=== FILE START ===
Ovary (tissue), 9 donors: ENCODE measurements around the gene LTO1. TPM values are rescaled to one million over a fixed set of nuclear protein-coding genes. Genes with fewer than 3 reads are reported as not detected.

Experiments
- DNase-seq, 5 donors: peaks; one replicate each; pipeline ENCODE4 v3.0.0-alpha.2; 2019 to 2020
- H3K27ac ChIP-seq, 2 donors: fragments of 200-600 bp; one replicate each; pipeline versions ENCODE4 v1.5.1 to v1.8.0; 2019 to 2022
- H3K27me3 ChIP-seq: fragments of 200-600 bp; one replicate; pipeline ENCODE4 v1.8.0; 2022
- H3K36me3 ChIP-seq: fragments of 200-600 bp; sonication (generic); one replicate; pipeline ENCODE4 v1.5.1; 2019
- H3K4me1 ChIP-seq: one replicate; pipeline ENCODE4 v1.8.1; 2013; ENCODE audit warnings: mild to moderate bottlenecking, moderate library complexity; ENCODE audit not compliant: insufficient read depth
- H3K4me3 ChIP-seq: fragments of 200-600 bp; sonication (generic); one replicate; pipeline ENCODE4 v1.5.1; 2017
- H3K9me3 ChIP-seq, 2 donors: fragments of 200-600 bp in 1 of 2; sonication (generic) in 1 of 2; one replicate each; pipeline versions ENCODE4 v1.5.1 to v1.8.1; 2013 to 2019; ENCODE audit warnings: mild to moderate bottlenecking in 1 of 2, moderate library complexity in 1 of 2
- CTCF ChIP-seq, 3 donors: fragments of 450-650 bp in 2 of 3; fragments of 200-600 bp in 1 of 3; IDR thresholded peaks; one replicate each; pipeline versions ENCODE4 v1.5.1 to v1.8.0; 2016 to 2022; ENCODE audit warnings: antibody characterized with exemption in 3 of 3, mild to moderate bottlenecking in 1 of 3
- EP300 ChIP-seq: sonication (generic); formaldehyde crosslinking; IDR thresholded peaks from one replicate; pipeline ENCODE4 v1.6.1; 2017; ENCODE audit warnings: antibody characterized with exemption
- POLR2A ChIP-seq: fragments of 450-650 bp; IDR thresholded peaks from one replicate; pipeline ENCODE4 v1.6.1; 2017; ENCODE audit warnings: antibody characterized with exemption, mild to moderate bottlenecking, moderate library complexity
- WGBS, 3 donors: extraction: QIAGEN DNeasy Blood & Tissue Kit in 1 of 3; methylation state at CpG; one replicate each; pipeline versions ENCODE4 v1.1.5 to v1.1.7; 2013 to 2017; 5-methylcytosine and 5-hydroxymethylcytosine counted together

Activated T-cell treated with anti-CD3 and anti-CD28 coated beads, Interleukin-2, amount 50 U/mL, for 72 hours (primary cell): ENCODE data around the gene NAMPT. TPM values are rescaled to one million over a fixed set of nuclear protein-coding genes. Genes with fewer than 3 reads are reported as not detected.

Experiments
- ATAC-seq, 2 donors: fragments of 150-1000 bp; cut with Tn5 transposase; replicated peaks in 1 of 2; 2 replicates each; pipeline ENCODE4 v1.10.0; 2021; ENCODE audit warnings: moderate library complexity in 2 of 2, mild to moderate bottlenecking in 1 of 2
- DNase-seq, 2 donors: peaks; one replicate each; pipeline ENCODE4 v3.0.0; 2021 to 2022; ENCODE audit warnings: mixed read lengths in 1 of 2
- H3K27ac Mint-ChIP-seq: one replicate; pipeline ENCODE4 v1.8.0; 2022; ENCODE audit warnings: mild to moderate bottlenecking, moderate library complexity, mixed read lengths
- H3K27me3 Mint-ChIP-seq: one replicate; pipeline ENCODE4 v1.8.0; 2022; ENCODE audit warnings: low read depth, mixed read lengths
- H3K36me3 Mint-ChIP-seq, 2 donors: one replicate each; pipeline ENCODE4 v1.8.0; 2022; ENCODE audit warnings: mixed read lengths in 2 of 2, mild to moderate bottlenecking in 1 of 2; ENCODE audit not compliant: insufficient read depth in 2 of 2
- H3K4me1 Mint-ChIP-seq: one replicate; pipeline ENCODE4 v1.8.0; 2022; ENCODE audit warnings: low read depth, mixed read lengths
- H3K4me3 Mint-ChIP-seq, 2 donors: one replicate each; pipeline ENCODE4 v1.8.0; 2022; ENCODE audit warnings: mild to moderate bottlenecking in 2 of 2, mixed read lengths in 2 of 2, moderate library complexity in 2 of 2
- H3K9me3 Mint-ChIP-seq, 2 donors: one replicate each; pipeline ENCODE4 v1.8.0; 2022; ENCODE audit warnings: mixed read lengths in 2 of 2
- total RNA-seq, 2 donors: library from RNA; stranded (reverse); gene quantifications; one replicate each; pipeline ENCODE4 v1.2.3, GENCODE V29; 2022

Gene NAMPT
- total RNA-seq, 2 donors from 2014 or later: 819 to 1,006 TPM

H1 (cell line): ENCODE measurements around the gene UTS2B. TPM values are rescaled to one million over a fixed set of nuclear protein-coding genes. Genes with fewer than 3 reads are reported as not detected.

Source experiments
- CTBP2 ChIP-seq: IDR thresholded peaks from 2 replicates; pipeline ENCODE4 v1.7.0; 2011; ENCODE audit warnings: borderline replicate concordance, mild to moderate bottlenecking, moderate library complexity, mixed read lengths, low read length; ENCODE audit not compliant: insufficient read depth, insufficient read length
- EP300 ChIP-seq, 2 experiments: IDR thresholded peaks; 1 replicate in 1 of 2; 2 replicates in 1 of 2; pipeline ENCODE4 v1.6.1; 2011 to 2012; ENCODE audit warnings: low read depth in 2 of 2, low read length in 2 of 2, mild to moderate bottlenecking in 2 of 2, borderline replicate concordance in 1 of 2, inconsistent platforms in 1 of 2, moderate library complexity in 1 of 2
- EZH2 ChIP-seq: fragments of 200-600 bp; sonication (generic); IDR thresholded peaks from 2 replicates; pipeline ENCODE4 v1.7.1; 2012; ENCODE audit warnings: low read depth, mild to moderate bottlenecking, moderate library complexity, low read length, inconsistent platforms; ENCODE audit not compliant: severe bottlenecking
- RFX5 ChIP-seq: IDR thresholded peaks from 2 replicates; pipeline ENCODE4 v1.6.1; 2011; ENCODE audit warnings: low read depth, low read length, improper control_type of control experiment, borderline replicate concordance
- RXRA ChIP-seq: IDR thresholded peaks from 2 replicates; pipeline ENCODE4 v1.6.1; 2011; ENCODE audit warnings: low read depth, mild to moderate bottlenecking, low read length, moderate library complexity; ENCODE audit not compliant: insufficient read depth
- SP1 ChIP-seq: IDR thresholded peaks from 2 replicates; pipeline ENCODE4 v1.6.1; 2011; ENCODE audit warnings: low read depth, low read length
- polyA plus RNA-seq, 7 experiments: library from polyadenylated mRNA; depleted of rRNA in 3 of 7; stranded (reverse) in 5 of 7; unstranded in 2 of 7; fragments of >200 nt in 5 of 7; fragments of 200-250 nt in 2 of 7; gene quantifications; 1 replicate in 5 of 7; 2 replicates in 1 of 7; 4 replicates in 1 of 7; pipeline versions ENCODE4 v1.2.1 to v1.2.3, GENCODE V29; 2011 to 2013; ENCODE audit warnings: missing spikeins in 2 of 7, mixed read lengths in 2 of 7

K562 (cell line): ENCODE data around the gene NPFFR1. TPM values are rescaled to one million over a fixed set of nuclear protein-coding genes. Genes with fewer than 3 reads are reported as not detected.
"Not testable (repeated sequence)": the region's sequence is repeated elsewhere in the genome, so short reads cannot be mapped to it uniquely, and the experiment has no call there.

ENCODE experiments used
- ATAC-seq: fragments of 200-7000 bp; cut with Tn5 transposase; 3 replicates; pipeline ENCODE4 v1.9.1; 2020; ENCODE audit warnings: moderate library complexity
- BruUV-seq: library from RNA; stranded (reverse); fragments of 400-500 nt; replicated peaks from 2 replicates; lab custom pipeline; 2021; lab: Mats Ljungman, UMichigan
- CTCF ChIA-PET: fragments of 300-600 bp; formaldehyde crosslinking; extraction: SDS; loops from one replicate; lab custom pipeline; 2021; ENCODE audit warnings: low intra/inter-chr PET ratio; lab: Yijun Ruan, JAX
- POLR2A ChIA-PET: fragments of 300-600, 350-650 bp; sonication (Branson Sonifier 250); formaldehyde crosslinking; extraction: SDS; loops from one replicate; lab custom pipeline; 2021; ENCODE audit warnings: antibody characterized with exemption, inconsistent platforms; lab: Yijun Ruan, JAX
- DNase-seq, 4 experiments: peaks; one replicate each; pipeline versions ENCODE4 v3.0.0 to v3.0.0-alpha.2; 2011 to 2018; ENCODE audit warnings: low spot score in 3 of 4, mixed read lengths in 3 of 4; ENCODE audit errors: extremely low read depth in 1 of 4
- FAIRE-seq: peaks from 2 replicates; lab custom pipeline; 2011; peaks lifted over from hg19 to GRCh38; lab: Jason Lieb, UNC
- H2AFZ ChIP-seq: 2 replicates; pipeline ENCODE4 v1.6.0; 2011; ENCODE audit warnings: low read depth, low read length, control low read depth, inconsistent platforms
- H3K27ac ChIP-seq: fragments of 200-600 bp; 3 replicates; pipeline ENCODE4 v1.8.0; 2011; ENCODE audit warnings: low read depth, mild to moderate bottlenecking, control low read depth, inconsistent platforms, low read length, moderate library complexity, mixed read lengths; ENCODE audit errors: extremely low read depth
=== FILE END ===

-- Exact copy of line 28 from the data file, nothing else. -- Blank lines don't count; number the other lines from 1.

Source experiments